The bond market is telling Moody’s Investors Service and Standard & Poor’s that they’ve got it wrong in rating sovereign debt in Southeast Asia.
The cost of protecting notes sold by Indonesia, Thailand, Malaysia and the Philippines against default averages 96 basis points, CMA data show, compared with 262 for Italy and Spain. Debt stood at 51 percent of gross domestic product in the Philippines and 25 percent in Indonesia, both rated junk by S&P, compared with 126 percent in Italy, ranked three levels higher.
“The international agencies are wrong in their ratings of some of the Asean sovereigns,” Lee Kok Kwan, deputy chief executive officer of CIMB Group Holdings Bhd., Malaysia’s top bond arranger, said in a March 5 interview in Kuala Lumpur. “Market prices for the last three years have been so completely divorced from ratings.”
The credit-default swap market is anticipating upgrades for some of the largest economies among the 10-nation Association of Southeast Asian Nations, which the International Monetary Fund forecasts will expand 5.5 percent in 2013 compared with 0.2 percent shrinkage in the euro area. Ratings companies are losing their following among investors. Almost half the time, government bond yields fall when an action suggests they should climb, or they increase even as a change signals a decline, according to 38 years of data compiled by Bloomberg.
Interest rates moved in the opposite direction 47 percent of the time for Moody’s and for S&P, according to data compiled by Bloomberg on 314 upgrades, downgrades and outlook changes. The data measured yields after a month relative to U.S. Treasury debt, the global benchmark.
Asean leaders responded to a collapse in their currencies 15 years ago by bolstering their foreign reserves and reining in excessive spending. International reserves in Malaysia, Indonesia and Thailand average $137 billion and their gross savings were at least 31 percent of 2011 GDP, compared with $33 billion and about 20 percent across France, Italy and Spain, according to official and World Bank data.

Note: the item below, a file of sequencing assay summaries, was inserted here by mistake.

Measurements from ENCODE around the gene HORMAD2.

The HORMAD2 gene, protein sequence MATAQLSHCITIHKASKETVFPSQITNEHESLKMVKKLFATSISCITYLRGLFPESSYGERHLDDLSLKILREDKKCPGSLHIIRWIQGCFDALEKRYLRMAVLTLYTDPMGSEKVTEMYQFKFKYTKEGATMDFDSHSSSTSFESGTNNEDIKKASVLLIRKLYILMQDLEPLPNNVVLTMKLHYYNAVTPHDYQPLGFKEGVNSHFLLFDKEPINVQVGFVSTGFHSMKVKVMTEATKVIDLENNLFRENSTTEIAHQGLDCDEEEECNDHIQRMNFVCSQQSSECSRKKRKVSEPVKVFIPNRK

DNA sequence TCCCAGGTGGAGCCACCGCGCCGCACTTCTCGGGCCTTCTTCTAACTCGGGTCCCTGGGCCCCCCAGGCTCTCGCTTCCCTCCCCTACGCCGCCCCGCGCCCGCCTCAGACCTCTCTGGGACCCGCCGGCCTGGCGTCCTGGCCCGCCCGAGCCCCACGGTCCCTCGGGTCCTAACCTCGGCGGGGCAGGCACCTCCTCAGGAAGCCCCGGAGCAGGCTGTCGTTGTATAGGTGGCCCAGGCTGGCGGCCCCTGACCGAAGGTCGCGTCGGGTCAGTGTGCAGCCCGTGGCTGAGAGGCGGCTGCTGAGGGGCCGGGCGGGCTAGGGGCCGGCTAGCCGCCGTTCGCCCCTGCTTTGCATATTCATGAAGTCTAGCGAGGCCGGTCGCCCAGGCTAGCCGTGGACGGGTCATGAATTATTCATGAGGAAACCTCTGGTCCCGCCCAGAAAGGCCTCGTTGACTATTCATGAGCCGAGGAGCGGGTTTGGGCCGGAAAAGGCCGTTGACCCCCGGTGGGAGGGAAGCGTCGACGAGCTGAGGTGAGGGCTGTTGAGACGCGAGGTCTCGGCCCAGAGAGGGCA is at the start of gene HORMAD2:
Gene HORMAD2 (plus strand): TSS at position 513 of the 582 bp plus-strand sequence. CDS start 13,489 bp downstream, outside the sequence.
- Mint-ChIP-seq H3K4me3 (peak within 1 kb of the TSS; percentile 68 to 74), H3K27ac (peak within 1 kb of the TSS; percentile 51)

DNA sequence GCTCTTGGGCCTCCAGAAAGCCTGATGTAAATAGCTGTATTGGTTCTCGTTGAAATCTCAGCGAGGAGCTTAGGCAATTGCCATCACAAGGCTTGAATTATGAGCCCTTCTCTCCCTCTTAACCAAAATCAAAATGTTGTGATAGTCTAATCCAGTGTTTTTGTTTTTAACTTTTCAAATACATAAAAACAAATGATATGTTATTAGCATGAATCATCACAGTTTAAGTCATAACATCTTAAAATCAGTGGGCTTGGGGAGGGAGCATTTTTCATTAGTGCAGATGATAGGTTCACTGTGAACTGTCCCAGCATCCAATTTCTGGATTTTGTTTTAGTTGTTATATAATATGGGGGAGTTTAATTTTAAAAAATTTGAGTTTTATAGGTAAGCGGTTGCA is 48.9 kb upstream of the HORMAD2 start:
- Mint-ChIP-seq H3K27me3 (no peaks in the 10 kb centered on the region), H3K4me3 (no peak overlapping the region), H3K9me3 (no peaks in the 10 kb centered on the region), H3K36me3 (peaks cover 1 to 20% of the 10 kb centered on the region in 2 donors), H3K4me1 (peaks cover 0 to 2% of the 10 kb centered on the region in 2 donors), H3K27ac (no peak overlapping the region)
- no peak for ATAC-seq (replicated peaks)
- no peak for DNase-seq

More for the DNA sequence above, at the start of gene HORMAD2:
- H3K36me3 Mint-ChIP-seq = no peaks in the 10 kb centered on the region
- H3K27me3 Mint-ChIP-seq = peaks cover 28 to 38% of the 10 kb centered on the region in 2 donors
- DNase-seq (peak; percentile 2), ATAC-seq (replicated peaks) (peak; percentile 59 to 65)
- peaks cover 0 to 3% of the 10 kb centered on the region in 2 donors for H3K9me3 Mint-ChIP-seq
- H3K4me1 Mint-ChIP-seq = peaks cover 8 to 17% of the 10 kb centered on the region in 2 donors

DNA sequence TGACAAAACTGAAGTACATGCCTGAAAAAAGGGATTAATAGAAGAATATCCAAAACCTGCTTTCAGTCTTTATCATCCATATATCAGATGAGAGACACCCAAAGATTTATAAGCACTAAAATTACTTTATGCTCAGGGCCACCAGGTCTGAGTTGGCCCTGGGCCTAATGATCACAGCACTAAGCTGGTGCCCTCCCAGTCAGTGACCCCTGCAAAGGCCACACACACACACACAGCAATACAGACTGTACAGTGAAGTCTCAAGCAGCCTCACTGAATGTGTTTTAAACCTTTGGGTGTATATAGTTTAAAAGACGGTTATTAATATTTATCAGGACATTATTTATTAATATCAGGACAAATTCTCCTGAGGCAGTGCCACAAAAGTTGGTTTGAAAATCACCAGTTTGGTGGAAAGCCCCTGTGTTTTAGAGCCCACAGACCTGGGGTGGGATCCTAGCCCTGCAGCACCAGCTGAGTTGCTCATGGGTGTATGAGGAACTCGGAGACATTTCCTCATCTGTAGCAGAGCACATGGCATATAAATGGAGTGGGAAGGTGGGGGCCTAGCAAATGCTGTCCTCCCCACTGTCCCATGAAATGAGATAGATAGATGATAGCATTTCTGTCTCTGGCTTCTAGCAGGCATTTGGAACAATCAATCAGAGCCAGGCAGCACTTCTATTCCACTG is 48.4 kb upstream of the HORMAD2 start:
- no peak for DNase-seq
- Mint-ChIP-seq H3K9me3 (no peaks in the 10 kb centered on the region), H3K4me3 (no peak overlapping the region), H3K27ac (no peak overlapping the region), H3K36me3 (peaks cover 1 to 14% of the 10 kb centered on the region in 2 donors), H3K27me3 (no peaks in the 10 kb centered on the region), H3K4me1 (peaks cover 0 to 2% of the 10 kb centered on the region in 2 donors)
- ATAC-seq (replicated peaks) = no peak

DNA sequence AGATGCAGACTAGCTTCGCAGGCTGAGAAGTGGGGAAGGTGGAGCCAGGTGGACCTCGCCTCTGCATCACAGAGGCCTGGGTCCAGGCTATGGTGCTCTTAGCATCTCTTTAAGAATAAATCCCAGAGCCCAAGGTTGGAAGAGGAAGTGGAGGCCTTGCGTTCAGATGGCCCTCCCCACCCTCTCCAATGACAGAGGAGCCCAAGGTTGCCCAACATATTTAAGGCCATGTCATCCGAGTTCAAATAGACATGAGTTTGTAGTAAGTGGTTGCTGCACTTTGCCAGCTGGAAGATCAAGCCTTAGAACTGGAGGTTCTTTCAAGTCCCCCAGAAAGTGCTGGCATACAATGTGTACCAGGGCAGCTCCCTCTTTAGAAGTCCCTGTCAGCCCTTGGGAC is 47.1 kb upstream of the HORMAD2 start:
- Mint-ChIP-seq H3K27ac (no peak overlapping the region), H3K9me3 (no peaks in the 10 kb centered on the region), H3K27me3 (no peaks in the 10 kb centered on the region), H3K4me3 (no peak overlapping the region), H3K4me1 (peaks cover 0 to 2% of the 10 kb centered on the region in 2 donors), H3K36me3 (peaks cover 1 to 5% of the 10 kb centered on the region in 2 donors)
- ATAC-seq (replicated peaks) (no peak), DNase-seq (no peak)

Philippine President Benigno Aquino said in January the nation “is on the cusp” of winning an investment grade, with central bank Governor Amando Tetangco saying on Jan. 25 the upgrade may be achieved in the first half of 2013. S&P raised the outlook on the country’s rating to positive in December, saying a revision is possible this year as public finances and governance improve.
Insuring Philippine debt against default has been cheaper than for Spain since April 2010, according to data provider CMA, which is owned by McGraw-Hill Cos. It costs 95 basis points to protect Philippine notes, compared with 259 for Spain. The swaps pay the buyer face value in exchange for the underlying securities or the cash equivalent should a borrower fail to adhere to its debt agreements. Contracts for the Southeast Asian nation dropped 11 basis points this year.
Since the end of September 2010, Moody’s has lowered Spain’s ratings by nine steps from its top Aaa rank to Baa3, the lowest investment grade. The Philippines was upgraded two notches in the same period to the highest junk level of Ba1, while Indonesia was raised two times and currently matches Spain.
S&P said in April it refrained from joining Fitch Ratings and Moody’s in awarding Indonesia investment-grade status as the country’s push to lure investment is at risk from “policy slippages” such as the failure to cut fuel subsidies.
The director general of Indonesia’s debt management office, Robert Pakpahan, said last month the government hopes S&P will change its mind. Southeast Asia’s largest economy is “maintaining stable and sustainable economic growth, and good governance,” he said in a Feb. 6 interview in Jakarta.